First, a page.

Woke early and on the road (oh, wait, did I mention it was a PAVED road, oh happy happy joy joy!) to the beach.
Say it with me: Ma-ha-who-all (emphasis on ha, and the last three syllables mush together).
According to Wikipedia:
Mahahual was a quiet, friendly fishing town off the beaten track until a large cruise ship dock was constructed in 2001 just up the beach, with its own “faux village complex” created from scratch expressly for cruise traffic. Hurricane Dean hit the area in 2007 , heavily damaging the cruise facilities and destroying much of the actual town (about five minutes’ drive south). A year later, though, cruising resumed and many of the residents had rebuilt. A new Malecon (pedestrian walkway) was installed through much of the beach town, with the water to the east and bars, restaurants, and shops to the west.
Very very pretty place, and as you can see from the map above, it’s on the same stretch of reef that’s off San Pedro Town in Belize. The cruise pier is situated in a deep-water break in the reef (see photo below). Elsewhere, the reef is within swimming distance with water no more than 8-10 feet deep, if that.
We arrived around lunch time and were immediately hustled along the beach entry road (while still in the truck) by folks brandishing menus and excursion flyers. We decided to drive south of the main village first, just to see what might be seen, and soon found ourselves on a sand road with gorgeous views, dotted with privately owned beach lots and a variety of seaside hotels (note cruise shop at the distant dock in second photo).
By the time we headed back to the main part of town, it appeared the cruise passengers had headed back out. In fact, the Malecon, which we had expected to be bustling, was very quiet.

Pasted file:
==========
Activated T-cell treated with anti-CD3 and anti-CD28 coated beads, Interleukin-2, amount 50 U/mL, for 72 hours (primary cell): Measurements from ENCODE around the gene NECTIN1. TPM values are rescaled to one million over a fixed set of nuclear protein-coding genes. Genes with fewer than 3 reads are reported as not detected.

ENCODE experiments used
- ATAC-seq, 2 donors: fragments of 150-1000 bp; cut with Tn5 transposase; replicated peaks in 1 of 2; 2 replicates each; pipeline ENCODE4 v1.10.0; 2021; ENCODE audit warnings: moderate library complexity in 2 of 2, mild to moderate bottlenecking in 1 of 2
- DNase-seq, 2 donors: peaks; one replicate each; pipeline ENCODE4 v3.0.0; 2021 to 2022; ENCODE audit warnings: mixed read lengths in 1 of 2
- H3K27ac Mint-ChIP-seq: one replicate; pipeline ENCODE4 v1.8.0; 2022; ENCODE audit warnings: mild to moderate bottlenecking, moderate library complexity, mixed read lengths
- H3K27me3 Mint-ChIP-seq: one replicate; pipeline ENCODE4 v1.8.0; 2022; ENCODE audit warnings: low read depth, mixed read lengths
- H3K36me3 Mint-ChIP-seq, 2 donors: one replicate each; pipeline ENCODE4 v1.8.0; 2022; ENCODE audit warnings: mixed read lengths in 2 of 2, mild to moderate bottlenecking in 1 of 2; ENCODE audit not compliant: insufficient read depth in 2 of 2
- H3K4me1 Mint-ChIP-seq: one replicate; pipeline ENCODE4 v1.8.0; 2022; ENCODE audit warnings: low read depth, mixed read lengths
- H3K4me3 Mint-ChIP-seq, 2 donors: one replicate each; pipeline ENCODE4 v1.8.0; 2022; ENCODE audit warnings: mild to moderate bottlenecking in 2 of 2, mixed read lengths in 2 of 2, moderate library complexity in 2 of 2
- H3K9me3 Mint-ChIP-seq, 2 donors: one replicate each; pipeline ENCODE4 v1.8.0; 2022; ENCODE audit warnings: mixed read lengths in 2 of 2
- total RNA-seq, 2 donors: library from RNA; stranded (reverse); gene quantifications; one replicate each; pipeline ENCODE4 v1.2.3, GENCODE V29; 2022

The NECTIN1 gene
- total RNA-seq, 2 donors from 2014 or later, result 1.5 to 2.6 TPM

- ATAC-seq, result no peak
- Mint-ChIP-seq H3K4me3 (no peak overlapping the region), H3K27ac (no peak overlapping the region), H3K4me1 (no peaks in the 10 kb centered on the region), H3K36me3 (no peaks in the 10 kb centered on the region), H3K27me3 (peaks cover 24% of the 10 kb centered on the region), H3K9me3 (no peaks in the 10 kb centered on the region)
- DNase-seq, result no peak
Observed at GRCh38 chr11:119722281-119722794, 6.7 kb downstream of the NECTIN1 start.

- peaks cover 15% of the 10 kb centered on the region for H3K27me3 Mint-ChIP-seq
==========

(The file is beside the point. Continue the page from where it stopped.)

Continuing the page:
We checked into our overnight lodging at the Hotel Quinto Sole, changed into swim attire, and went out to explore that gorgeous water. It was a bit rough, but still such amazing colors, and so so clear!
The beach in front of the hotel had sun beds – concrete platforms for mattresses covered in waterproof fabric, with palapa sunshades – as well as two massage stands ready for beachside service.
For the moment, we just wanted to chill, and eventually the beach hustlers (polite, but persistent) left us alone. And then, suddenly everyone seemed to have left us alone. In fact, where was everyone?
After being cooped up in the house (with rash and rain, see previous post), we’d been kind of looking forward to a crazy night on the town; but apparently that’s not what we were in for on that particular day (a Thursday), in the off-season, with no cruise ship in town. As truly beautiful as it was, at the moment Mahahual felt like a carefully staged, empty movie set.
Clearly, what was missing was a cast of characters – and it would have been so great if we could have transported in all the crazy friends and family we left behind – yup, we’re about halfway through our adventure here (maybe?!) and we’re not missing America so much, but we are missing you guys. Sigh.
So we settled instead for a stroll along the Malecon, watching the full moon rise, and called it a quiet evening.